Warranty Reimbursement Rate and Reasonable Compensation

Apr 10, 2022 by

What is the difference between a warranty reimbursement rate and a reasonable compensation rate? To answer this question, we will look at customer-paid repair orders and 90 consecutive days of repair order receipts. In addition, we will examine the standard warranty reimbursement rate used by GM. In this article, we will discuss how GM calculates its Retail warranty reimbursement rate. Finally, we will examine how reasonable compensation is determined under par. Let’s move on to some common scenarios that trigger a warranty reimbursement rate claim.

Customer-paid repair orders

The rate at which warranty compensation is calculated for customer-paid repair orders is changing in January 2022. Until that date, warranty compensation is calculated by the average retail price of the same parts and labor as the repair labor time provided to the customer. This change applies to both recall and “stop-sale” repairs. Manufacturers will no longer pay for warranty labor time, but instead will base their reimbursement on the retail price.

To calculate the average repair cost per warranty order, dealers must consider the number of customer-paid repair orders for a particular make and model. The amount of each repair must be reasonable in relation to the cost of the parts. Using average repair costs for a hundred sequential nonwarranty service repair orders will provide an average markup that the dealer can use to calculate its reimbursement rate. If a repair is less than reasonable, the dealer is required to pay a lower markup.

90 consecutive days of customer-paid repair orders

Under the Fair Labor Standards Act (FLSA), a new motor vehicle dealer may declare its retail rates for labor and parts. To do so, the dealer must submit a minimum of 100 customer-paid repair orders for warranty-like repairs within 90 days of purchase. To calculate the retail labor rate, the dealer must divide its total labor sales by the number of customer-paid repair orders received. The dealer’s labor rate must not be less than the dealer’s wholesale rate.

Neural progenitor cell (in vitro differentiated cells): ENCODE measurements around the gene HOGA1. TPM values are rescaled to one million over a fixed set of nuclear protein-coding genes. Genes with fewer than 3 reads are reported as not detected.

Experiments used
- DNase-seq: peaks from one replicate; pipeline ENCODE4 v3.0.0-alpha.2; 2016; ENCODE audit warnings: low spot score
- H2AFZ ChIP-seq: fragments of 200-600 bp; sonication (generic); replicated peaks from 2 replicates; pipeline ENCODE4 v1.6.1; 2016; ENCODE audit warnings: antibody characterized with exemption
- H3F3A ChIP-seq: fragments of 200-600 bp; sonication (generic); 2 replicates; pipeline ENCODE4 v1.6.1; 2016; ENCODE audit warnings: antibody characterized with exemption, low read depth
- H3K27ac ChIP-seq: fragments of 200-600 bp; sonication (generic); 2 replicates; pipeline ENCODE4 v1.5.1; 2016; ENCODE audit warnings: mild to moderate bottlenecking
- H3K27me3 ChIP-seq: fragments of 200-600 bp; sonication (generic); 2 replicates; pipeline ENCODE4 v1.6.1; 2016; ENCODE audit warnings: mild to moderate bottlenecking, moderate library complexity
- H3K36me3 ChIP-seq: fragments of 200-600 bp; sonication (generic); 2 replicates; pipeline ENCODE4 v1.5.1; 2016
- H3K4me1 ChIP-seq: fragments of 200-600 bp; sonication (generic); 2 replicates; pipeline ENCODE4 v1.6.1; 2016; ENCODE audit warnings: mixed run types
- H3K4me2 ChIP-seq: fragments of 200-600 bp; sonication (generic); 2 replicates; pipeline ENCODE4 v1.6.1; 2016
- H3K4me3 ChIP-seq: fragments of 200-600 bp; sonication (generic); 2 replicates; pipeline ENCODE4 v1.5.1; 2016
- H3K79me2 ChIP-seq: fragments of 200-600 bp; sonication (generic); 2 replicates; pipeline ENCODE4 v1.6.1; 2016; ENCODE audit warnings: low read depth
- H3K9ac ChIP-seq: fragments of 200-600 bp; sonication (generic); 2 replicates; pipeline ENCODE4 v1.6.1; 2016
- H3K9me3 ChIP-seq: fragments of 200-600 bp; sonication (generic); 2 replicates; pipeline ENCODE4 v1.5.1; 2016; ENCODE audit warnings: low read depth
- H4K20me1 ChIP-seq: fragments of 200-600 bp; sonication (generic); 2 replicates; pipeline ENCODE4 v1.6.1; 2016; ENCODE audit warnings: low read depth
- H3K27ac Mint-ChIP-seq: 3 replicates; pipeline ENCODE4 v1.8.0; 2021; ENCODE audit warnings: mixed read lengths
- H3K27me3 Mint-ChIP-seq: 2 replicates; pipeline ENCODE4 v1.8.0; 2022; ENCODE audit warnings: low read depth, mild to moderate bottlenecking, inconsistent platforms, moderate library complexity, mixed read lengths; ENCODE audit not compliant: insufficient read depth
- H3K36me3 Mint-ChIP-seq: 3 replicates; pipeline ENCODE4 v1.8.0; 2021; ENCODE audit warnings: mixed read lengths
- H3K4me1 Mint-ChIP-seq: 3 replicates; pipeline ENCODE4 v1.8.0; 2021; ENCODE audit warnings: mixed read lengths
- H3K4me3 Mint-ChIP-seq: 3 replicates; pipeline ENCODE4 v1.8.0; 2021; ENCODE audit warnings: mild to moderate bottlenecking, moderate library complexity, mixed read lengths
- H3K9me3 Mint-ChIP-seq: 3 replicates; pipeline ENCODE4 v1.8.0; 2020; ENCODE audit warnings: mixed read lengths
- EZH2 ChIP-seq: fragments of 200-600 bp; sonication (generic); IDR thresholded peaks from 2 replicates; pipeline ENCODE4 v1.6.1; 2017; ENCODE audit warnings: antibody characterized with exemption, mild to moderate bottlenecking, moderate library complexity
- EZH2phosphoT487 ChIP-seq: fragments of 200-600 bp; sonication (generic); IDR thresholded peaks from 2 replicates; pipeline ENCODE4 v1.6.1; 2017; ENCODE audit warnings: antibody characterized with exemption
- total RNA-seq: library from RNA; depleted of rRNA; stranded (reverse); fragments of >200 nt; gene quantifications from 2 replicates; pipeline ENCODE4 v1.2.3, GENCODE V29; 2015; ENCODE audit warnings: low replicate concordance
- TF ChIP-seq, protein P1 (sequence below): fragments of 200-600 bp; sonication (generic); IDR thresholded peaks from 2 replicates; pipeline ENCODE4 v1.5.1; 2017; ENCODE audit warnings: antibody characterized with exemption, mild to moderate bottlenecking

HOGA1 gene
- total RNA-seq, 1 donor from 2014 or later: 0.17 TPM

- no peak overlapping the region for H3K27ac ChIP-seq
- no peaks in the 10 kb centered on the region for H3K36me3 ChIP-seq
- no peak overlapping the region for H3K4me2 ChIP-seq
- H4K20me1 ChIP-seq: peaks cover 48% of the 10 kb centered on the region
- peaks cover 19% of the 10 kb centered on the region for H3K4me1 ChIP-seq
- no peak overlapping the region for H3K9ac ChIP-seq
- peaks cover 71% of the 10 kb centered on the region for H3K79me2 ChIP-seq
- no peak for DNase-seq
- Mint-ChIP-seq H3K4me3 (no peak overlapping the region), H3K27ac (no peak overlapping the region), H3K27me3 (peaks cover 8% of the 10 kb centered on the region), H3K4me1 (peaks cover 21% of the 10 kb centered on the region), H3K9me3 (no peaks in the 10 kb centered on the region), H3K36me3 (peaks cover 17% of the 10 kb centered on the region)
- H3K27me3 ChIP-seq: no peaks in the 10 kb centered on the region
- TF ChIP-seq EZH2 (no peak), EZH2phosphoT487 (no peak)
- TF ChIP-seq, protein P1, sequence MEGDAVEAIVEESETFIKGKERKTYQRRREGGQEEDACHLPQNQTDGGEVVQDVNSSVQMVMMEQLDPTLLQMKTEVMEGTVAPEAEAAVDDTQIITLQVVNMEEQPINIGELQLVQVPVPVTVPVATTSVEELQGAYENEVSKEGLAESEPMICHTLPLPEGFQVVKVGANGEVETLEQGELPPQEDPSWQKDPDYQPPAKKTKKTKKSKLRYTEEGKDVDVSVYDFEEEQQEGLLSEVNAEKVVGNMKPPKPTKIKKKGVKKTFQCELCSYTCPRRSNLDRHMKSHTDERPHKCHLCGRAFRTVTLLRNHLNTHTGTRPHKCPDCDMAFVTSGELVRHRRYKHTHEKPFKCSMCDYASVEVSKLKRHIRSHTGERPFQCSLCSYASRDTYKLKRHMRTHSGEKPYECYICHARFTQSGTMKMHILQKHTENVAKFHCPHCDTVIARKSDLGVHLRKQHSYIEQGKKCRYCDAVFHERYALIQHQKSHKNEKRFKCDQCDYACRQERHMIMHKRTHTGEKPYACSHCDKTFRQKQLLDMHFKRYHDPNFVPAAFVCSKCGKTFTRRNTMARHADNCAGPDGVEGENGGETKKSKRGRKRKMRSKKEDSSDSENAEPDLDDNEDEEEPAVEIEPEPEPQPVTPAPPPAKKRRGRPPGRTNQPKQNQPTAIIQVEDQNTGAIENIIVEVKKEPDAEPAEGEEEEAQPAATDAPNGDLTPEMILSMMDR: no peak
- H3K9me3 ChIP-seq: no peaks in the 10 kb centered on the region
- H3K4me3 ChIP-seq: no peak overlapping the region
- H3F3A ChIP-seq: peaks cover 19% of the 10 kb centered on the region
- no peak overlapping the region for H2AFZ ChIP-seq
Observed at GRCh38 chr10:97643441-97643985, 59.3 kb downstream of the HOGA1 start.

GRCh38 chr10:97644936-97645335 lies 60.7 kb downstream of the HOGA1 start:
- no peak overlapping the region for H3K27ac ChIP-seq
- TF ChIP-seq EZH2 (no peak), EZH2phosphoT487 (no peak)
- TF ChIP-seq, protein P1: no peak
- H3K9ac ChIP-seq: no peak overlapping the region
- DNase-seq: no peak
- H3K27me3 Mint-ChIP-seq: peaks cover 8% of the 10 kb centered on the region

In addition to submitting customer-paid repair orders, a new motor vehicle dealer can also submit a substantiated claim for reimbursement through a third party company. A private attorney or third-party company can assist in the process. However, the IADA does not endorse any third-party company or legal counsel. These companies can help you maximize your reimbursement. When submitting repair orders, you should be sure to retain a copy of the original repair order to prove your repair costs and submit it to the dealer.

GM’s standard warranty reimbursement rate

GM’s warranty program reimburses authorized dealers for repairs to vehicles under warranty. Claims can be submitted by dealers at any time through the centralized system, WINS. GM processes 48 million claims annually. In 2003, New York dealerships submitted 1.9 million Warranty Parts reimbursement claims, totaling $183 million. Approximately 90% of warranty claims were approved immediately after initial submission and were paid within ten days. Dealers can resubmit a claim if they are not satisfied with the initial decision. Dealers can also invoke the dispute resolution procedures in their franchise agreement with GM.

One complaint against GM was dismissed by a federal judge. Dealers in Wisconsin had been abusing state law to claim warranty reimbursement. They had been using third-party time guides, allowing them to claim more time than GM requires for repairs under warranty. This was a violation of GM’s standard reimbursement structure. Additionally, GM requires dealerships to markup parts at least 40 percent in order to be eligible for warranty reimbursement.

Reasonable compensation under par

Motor vehicle dealers must receive reasonable compensation for warranty work, diagnostic work, and repair services. Time allowances for warranty and diagnostic work must be adequate to complete the work. Reasonable compensation for warranty work is based primarily on prevailing wage rates. Warranty compensation for motor vehicle dealers cannot be less than the rates that retail customers are charged for similar services. If you are a motor vehicle dealer, you should consider using a time guide that is set by the manufacturer.

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